One of the reason why the people get confused by reading the Gita is that they do not make a distinction between Sankhya which is known as Sankhya in the history of Indian philosophy and Sankhya which is “Vedantic Sankhya” to which Sri Krishna refers in this book. And very often the term being common, this confusion becomes further confounded, as here also, that is why I am taking your time to describe this, so that becomes clearer.
So, according to Sankhya, Purusha is original, many Purushas are original, not one Purusha, there are many Purushas, all the Purushas are original, Prakriti is one, Purushas are many, Prakriti however is one, but many modifications. Purusha has no modification: each Purusha is without modification because Purusha is inactive; where there is no activity there can be no modification. Prakriti is full of modifications, right from mahat,(or buddhi), ahaṁkāra, and manas, and senses of knowledge, senses of action, tanmātrā(s), and (pañca mahabhūta(s)). All are modifications, but modifications of one principle called Prakriti. So, this Prakriti is also original.
According to Sankhya, Purusha which is inactive happens to glance at Prakriti, (this is a kind of a story of creation according to Sankhya). Prakriti to begin with is unfolded, at a particular moment it is unfolded, then it becomes folded that is to say that equilibrium is reached: Sattwa, Rajas, and Tamas when they reach an equilibrium, then it becomes folded up: it is called pralaya (when Prakriti becomes folded up). Now, in this state of folding up, what is it that causes unfolding of Prakriti? If you reach a state of equilibrium, it means that Sattwa, Rajas, and Tamas have reached a point of equal strength and therefore there is no movement, no unfolding.
Question: Is this triguṇātīta?
It is not triguṇātīta, no. triguṇātīta would be a condition where three Gunas are transcended. Here three Gunas are simply clubbed together but in an equilibrium. It is like two strengths as it were opposed to each other therefore this is now not moving. But because of the three forces together, (they are not transcended), the three Gunas are now in equal strength, each moving in an opposite direction as a result of which there is no movement, it’s jamming, the three forces are jammed together, therefore there is no movement.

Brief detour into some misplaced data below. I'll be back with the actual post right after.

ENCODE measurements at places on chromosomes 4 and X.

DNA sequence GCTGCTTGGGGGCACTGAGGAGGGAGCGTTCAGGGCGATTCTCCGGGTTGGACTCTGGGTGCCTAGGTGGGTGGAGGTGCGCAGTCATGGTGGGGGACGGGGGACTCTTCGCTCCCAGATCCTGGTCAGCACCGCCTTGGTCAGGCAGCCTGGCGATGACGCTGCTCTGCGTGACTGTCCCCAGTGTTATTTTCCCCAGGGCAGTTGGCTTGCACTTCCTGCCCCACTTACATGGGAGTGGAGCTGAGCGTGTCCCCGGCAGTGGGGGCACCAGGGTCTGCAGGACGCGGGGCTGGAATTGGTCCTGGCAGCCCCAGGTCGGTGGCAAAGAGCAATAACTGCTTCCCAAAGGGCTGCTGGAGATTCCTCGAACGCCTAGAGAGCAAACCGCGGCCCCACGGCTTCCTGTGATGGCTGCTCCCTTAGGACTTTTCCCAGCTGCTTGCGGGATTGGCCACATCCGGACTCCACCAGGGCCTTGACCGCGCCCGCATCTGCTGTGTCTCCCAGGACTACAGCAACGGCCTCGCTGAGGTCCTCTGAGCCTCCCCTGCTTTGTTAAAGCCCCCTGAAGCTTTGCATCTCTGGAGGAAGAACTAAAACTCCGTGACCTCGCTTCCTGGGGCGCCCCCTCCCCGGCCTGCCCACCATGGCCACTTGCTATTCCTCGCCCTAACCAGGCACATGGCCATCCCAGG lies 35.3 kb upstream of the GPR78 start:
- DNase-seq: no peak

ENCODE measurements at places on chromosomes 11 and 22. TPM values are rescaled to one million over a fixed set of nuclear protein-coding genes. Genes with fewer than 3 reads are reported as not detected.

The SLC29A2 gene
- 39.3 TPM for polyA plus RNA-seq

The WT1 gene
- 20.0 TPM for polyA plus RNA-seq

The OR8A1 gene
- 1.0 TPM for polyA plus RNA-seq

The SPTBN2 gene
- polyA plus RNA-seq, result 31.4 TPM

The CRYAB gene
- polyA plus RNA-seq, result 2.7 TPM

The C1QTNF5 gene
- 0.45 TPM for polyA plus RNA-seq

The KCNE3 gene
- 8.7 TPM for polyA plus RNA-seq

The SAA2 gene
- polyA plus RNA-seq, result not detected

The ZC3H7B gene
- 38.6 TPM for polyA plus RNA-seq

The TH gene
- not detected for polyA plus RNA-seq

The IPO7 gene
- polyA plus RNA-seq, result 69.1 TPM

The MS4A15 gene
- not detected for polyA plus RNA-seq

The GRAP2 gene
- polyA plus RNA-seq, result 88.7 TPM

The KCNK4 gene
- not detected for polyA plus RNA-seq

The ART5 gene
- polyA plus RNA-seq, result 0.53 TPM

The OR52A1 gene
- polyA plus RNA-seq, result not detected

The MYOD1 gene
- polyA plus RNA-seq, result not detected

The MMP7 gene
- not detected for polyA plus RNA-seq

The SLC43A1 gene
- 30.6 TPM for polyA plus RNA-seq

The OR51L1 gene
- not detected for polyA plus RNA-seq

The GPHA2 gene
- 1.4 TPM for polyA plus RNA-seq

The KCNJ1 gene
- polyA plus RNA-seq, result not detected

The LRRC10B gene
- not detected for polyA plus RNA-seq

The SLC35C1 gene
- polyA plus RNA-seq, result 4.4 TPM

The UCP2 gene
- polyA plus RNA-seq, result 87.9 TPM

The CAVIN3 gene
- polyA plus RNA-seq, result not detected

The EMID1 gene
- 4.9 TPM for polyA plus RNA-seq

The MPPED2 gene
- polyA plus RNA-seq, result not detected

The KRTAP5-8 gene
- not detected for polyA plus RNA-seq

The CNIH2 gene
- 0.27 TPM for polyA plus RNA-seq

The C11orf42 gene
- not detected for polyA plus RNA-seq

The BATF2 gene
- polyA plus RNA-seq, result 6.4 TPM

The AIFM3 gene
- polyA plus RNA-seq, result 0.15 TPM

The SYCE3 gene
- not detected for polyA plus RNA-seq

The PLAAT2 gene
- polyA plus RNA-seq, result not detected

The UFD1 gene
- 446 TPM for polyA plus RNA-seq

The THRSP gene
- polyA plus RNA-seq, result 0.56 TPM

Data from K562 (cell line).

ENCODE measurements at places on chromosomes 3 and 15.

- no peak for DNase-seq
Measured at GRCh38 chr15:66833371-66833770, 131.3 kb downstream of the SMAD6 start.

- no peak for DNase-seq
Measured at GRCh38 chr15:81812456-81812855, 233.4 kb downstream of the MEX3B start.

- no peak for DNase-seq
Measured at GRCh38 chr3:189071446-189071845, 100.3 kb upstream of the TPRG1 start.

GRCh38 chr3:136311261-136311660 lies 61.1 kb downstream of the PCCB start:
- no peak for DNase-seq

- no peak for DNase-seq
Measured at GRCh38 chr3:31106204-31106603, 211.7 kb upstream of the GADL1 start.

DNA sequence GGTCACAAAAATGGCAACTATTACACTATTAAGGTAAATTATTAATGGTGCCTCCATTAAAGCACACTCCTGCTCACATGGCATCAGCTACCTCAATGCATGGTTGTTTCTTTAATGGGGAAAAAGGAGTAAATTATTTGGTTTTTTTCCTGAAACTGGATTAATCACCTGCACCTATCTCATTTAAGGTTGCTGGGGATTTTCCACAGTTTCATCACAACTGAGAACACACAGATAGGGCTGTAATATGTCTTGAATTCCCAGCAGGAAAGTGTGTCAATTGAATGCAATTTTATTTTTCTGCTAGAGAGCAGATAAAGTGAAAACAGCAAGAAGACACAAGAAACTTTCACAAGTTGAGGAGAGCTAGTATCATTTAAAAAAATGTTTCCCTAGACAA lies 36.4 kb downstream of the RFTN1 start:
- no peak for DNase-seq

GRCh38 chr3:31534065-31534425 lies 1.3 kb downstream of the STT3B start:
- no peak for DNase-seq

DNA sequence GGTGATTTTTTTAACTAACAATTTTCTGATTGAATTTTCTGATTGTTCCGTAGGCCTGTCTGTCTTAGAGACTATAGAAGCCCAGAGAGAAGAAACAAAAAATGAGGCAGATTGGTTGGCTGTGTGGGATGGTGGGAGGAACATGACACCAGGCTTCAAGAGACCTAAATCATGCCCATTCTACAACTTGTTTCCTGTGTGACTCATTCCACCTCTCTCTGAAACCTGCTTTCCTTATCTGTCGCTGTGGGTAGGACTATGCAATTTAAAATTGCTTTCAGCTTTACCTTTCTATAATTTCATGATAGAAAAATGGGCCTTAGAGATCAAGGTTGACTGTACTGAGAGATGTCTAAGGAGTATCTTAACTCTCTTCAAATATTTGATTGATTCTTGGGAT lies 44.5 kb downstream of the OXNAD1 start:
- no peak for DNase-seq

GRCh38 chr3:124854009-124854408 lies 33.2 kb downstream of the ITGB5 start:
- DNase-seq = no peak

So, the story starts with this condition when Prakriti is folded up in a jammed condition. Now, the question is: by what this jamming will be dissolved? Or disturbed? If it remains continuously like this, it can remain for ever like that. The three forces have reached such a point they can never be…now it’s jammed! Something else must happen; something must happen from outside because the three are inwardly…they are all jammed.
So the answer of Sankhya is that ‘glance’ of Purusha on Prakriti, the Purusha which is absolutely inactive ‘glanced’ at Prakriti, of course glancing is an action, if it is really inactive it cannot glance at Prakriti, but this is the contradiction of Sankhya. It’s why this philosophy is not ultimately accepted by the Bhagavad Gita and by Vedanta because at the very starting point there is a contradiction: if Purusha is entirely inactive and if Prakriti which is absolutely folded up cannot be moved only by the glance of Purusha that means that Purusha must be active, glances is an action.
So, somehow we go back to the story of Sankhya with this contradiction accepted that Purusha glances at Prakriti and with this glancing, this equilibrium is broken. As a result Prakriti begins to unfold itself. In a poetic manner, it has been described as a dance of a dancer who dances at the command of the viewer. The Purusha wants to know what is Prakriti, it glances, glances for observation. And to satisfy this desire of Purusha, the Prakriti unfolds itself.